The Masked Storyteller

Twine and Bklyn Trash King became my first foray into interactive and hypertext fiction.  Like Kathryn, I had heard of Patchwork Girl, but have not read it.  However, I did hear about it’s quirks and kinks since it is a CD-rom.  Needless to say, I had higher hopes with the stories on Twine since it is internet-based.

I initially set out to read Hunt for the Gay Planet, but just a few sentences told me it wasn’t my kind of story, so it was onto Bklyn Trash King.  At first, I thought something was wrong with my version, or this was just a VERY short story, when I kept hitting the “refresh page” link and got the same page of text over and over again.  Clearly, creator Ben Esposito knows it is easy to trigger the average computer user’s frustration, because I was willing to keep clicking this link until something happened.  And it did.  I was rewarded for my need to make the link work via incessant clicking and taken to the next page of the story.  I had to chuckle at Esposito’s cleverness at having the same page appear for both the narrator and the reader, thereby effectively putting the reader in the role of second person narrator.

What worked well was the continued use of tricks like this.  Esposito included links to outside sources/websites to further place us in his story and give it some validity.  One was a genuine news story about raccoons becoming pests in Brooklyn–the plot of Bklyn Trash King–which acted as a rather long footnote.  I actually took the time to make sure the article wasn’t just Esposito going the extra mile and making a mock news story.

Using the tried and true method of the choose-your-own-adventure tale, Esposito nearly lost me, but alas, it was another of his tricks.  For the first few “pages,” no matter which link I clicked, at the end I was rerouted back to the initial page where you were given options.  I then had no choice but to click the additional options.  Finally, I was taken back to a page where a third option that wasn’t there before has appeared.  Curiosity piqued.

At this juncture, the story truly becomes choose-your-own-adventure.  You are no longer taken back to the starting point with two choices, but are taken along a new path.  Of course, I had to know what happened in the other story I did not choose, so I started from the beginning again.  And here I was disappointed.  It was like a rom-com where you find out Gwyneth Paltrow’s fate is to be with this ONE guy, no matter which course her life takes.  I would have preferred an original ending for each course Bklyn Trash King took.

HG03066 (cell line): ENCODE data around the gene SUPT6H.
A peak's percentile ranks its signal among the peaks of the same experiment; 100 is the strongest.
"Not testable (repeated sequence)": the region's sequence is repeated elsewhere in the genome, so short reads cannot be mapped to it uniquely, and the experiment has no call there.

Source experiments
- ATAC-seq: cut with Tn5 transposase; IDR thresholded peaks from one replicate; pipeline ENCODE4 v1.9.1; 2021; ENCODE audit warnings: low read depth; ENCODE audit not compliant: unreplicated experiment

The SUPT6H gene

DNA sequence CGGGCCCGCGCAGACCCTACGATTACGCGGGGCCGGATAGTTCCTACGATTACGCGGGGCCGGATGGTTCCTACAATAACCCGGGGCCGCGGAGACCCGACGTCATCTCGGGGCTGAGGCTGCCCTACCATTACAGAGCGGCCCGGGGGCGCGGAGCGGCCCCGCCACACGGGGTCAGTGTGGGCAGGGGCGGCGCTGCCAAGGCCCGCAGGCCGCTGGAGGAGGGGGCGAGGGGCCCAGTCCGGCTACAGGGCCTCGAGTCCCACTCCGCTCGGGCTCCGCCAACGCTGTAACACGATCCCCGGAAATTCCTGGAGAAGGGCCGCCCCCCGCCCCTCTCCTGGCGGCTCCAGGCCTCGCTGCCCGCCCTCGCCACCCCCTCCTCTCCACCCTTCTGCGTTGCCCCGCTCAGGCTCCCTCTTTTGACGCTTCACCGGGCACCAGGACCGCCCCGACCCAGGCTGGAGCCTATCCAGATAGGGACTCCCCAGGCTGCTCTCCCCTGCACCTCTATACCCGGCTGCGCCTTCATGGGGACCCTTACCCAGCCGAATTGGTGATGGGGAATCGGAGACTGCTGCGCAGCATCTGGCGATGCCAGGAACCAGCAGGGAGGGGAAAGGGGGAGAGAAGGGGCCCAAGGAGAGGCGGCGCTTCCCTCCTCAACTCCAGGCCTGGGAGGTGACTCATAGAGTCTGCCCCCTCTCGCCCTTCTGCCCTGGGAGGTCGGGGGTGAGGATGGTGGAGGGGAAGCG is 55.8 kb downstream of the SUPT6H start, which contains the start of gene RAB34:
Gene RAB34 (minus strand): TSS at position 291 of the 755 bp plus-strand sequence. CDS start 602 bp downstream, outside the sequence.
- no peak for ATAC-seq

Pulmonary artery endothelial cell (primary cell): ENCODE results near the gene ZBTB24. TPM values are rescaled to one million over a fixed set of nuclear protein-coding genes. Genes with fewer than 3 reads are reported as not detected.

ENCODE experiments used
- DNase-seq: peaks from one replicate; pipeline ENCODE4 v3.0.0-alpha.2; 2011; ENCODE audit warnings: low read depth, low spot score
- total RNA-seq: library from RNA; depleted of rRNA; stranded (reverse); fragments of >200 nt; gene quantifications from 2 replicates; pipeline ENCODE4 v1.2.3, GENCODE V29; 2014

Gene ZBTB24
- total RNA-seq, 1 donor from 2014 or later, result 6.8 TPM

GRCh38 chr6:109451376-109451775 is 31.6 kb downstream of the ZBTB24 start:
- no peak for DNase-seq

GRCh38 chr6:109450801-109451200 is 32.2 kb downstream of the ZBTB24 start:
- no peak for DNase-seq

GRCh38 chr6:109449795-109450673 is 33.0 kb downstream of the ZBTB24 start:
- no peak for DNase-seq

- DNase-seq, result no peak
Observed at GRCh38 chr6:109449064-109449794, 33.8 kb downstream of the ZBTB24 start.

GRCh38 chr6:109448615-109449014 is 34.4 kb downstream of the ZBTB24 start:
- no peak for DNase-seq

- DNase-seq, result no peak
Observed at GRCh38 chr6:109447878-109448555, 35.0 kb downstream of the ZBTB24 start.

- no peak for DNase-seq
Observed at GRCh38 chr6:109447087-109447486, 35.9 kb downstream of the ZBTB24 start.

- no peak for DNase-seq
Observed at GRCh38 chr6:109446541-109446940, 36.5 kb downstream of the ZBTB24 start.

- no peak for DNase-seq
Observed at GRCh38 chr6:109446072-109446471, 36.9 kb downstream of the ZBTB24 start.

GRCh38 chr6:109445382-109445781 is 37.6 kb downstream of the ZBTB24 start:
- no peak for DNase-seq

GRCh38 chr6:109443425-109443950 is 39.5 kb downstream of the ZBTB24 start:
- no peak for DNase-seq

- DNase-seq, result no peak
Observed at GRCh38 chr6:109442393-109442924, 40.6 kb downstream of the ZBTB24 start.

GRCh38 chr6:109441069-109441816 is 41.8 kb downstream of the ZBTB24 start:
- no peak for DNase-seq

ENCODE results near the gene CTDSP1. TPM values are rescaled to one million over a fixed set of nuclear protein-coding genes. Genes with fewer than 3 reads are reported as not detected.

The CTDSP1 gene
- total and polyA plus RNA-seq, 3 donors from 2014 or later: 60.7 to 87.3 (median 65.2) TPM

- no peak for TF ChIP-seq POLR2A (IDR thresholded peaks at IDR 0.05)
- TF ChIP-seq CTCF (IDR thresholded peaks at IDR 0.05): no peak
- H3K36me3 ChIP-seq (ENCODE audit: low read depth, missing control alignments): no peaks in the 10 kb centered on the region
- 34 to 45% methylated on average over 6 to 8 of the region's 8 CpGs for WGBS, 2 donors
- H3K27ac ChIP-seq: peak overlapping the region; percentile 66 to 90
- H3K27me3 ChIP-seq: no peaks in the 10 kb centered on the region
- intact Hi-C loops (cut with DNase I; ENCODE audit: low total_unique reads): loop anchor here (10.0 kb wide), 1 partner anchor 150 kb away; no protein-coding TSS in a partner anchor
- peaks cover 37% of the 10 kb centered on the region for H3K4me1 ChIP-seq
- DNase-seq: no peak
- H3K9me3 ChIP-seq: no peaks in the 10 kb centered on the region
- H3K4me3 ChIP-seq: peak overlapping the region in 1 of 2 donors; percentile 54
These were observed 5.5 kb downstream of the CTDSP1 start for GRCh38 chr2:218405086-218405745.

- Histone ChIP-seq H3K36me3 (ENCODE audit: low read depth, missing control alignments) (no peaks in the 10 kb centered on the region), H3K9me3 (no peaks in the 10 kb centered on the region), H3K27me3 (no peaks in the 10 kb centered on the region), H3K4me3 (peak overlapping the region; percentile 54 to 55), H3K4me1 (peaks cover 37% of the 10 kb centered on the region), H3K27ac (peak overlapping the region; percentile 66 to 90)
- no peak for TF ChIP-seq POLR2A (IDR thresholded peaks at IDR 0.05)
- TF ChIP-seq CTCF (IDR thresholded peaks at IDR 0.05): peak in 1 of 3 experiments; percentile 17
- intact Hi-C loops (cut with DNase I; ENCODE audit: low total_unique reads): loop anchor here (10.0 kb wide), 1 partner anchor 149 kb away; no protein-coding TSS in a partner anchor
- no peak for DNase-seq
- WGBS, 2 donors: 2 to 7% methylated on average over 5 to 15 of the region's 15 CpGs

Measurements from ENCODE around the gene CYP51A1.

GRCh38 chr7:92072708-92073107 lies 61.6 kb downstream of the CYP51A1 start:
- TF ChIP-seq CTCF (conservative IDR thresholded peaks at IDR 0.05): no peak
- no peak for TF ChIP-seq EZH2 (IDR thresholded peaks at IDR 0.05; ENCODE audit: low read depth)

I’m sure creating these stories takes a lot of time and effort, but a little more attention could have been paid to minor details like spelling and grammar.  Those things immediately take me right out of a story.  Also, the deal between the narrator–you–and the Raccoon King to kiss the butts of three raccoons, plus his, just for a retweet seemed quite juvenile.

Overall, I liked the way the story worked and am curious to read more of the stories on Twine.  I think it will definitely give me some ideas on how I want to pursue my own Twine story next week.


2 thoughts on “The Masked Storyteller

  1. You are so interesting! I don’t suppose I’ve read
    something like this before. So wonderful to discover
    another person with some genuine thoughts on this topic.

    Seriously.. thank you for starting this up.
    This website is something that is needed on the web, someone with a little originality!

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